3 Numbers: Eurozone inflation expected to hold steady in July
- Economists project consumer inflation in the euro area will hold steady in July
- Eurozone’s jobless rate in June on track to inch down to eight-year low
- Analysts seek first rise in US Pending Home Sales Index in four months
TradingEconomics.com’s consensus forecast calls for headline inflation to remain steady at a 1.3% year-on-year increase. If the projection is right, the news will offer fresh support for the European Central Bank’s reluctance to begin tightening monetary policy.
Earlier in the year the ECB came under pressure to start lifting its 0% interest rate policy, courtesy of rising inflation that looked set to move above the central bank’s target of just under 2%. The high point was in January, when headline CPI reached 2.0%.
Pricing pressure has been easing ever since, although today’s preliminary data for July is expected to reflect stability, albeit at a rate well below the central bank’s target. If so, the ECB will have a new reason to leave policy unchanged for the near term and delay any plans to begin paring the bank’s €60bn-a-month quantitative-easing program of bond buying
The International Monetary Fund last week advised the ECB against prematurely winding down monetary stimulus without clear signs that inflation is trending higher. Inflation, the IMF forecasts, won’t reach the ECB’s target on a sustainable basis until 2020. Today’s CPI report is expected to provide support for that outlook.
Last week’s estimate of Eurozone GDP growth through June perked up to a 0.63% quarterly pace, according to the Euro-Coin Indicator, a GDP proxy published by the Bank of Italy. The estimate suggests that tomorrow’s official second-quarter GDP report will reflect a slightly faster growth rate over Q1’s 0.5% increase.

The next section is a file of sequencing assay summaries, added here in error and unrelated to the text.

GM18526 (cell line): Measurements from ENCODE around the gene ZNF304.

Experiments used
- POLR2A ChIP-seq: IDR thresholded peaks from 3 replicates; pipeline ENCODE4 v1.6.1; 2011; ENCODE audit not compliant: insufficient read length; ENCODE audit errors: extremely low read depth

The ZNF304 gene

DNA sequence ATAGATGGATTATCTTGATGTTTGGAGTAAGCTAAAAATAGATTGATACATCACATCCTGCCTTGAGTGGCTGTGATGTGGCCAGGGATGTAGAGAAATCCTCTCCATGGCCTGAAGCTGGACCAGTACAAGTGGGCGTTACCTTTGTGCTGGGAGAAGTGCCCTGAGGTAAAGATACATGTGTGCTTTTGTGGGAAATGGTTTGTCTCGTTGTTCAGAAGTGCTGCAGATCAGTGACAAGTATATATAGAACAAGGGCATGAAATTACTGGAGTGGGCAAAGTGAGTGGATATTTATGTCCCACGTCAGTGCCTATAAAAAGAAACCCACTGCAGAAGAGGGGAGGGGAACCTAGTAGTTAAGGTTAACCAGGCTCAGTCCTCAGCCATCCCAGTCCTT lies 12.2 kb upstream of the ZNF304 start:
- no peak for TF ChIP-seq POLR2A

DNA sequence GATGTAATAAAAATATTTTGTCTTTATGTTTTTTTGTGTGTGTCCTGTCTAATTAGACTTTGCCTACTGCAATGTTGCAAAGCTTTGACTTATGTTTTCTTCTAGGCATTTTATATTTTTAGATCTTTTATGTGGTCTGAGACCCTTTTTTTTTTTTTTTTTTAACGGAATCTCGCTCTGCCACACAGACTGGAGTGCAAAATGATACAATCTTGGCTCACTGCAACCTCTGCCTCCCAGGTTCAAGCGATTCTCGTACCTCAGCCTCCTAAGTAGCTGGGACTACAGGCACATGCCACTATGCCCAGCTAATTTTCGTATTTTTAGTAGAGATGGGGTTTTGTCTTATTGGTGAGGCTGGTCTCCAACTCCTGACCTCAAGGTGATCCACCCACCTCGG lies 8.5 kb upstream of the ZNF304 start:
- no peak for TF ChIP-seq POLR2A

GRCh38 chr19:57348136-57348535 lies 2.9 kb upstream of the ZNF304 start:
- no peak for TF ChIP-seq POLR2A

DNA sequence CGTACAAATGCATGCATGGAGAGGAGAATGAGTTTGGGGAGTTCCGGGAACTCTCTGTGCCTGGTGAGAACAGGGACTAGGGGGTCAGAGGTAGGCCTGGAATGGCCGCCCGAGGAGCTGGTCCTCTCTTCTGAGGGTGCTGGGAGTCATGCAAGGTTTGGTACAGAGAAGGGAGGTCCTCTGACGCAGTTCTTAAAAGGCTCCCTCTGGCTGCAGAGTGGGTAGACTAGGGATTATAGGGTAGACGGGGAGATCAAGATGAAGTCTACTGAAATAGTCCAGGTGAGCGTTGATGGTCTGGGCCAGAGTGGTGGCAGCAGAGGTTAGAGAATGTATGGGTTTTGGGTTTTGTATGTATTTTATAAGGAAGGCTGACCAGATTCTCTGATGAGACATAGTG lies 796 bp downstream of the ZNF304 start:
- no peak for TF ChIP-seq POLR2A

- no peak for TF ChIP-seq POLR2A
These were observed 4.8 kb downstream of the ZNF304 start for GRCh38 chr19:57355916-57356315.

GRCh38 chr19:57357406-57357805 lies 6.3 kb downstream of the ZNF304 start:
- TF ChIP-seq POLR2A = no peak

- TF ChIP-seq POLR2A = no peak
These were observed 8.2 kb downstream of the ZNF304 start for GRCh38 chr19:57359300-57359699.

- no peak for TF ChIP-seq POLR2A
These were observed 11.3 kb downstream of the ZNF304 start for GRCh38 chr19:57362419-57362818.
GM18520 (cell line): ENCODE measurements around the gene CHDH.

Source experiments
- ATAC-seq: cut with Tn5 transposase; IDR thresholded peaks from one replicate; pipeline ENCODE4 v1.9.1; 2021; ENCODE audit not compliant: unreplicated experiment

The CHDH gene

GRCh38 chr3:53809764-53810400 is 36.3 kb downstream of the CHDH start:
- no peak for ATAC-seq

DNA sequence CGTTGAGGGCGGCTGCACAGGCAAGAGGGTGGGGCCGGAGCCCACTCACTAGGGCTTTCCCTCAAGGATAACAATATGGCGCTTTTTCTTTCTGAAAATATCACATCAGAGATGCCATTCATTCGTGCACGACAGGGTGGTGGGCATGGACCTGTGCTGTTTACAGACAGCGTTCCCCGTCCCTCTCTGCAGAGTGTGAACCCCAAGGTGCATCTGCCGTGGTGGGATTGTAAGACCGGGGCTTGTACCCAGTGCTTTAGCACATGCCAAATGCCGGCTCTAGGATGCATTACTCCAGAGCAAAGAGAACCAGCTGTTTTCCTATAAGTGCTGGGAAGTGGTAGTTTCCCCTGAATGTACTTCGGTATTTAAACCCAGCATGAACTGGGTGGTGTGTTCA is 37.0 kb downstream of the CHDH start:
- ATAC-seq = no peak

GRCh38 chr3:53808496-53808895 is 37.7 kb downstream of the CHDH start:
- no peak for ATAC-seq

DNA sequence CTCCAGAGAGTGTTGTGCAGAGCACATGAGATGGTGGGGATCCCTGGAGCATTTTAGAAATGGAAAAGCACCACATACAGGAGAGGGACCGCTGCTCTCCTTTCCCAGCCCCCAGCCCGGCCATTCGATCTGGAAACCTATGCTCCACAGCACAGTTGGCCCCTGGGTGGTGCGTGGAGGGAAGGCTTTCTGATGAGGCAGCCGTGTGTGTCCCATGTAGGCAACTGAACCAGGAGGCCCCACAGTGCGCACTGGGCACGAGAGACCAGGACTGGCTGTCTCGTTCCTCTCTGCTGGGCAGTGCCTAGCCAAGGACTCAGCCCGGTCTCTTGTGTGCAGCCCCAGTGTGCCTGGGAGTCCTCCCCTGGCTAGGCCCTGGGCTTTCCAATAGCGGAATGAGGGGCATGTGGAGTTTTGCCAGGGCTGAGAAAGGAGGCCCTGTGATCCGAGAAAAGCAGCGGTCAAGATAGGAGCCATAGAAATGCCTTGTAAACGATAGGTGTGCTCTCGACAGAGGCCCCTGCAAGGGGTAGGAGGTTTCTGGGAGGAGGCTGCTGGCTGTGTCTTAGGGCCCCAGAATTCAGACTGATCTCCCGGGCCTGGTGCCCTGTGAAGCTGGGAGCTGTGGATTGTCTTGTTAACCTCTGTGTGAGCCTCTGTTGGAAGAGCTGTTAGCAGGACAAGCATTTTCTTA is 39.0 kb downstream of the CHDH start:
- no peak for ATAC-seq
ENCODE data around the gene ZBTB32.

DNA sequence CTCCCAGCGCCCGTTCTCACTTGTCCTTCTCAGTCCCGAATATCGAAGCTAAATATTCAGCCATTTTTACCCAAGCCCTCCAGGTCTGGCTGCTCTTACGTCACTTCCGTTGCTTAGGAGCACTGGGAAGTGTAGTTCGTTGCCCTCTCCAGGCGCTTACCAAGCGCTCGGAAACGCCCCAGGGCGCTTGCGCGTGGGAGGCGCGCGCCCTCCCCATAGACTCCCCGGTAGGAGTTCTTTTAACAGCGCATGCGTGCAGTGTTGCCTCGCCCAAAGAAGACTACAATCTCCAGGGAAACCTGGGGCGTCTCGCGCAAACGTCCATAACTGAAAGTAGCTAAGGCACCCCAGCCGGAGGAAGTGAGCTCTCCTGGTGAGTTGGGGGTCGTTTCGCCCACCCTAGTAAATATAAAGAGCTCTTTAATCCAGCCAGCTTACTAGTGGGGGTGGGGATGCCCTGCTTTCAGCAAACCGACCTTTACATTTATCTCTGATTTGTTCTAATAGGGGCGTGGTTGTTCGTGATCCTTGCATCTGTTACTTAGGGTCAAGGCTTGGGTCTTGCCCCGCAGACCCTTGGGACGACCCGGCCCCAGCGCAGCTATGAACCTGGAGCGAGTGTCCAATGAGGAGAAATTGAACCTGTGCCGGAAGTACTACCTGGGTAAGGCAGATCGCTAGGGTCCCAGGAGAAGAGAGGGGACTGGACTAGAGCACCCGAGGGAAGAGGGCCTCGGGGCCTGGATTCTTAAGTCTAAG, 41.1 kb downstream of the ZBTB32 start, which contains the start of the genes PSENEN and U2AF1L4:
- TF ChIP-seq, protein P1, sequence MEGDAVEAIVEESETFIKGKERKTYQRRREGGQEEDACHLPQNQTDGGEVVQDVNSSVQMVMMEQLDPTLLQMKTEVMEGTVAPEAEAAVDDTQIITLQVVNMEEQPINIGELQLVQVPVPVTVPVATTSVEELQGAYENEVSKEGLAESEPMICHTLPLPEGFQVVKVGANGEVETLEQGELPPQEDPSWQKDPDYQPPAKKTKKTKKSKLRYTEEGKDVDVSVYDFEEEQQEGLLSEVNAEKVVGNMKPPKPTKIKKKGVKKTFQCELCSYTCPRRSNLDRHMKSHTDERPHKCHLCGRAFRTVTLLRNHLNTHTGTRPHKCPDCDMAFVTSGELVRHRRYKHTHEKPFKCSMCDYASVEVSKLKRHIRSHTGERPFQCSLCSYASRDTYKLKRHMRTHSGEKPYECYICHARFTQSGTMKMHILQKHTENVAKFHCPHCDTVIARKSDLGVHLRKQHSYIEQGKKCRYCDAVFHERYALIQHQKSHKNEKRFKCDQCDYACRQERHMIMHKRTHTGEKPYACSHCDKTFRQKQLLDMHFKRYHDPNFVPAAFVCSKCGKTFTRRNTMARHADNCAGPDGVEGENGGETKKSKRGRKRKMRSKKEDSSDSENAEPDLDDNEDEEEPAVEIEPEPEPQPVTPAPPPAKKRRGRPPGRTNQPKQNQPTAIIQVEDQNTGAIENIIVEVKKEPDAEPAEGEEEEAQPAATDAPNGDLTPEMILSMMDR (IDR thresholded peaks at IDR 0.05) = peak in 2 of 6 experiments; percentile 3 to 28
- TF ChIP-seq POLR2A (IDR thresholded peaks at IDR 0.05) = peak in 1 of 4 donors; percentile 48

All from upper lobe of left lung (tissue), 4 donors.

Survey data published by IHS Markit also points to a 0.6% pace for Q2, based on last week’s flash data for the Eurozone Composite Output Index.
Today’s unemployment report for June is expected to deliver a new reason for thinking positively. The jobless rate is projected to tick down to 9.2%.
Driving the firmer pace of economic activity: consumer spending, which increased 2.8% – the best pace since last year’s Q3. Housing, by contrast, was a drag on GDP in Q2. Residential fixed investment slumped 6.8%, down sharply from the strong 11.1% advance in Q1.
Monthly housing indicators have been relatively soft as well. Existing home sales, for instance, dipped to a four-month low in June. Although activity picked up last month for new residential construction, the number of housing starts remains well below its post-recession peak that was set last October.
An early clue for deciding if housing activity will improve in the months ahead arrives in today’s Pending Homes Sales Index for June. The benchmark, considered a leading indicator for housing sales, will be widely read as the crowd focuses on the economic outlook for Q3.
Analysts are expecting a bit of good news: the pending sales data is set to post its first improvement in four months. Econoday.com’s consensus forecast sees a mildly firmer reading for June with a 0.9% increase from May.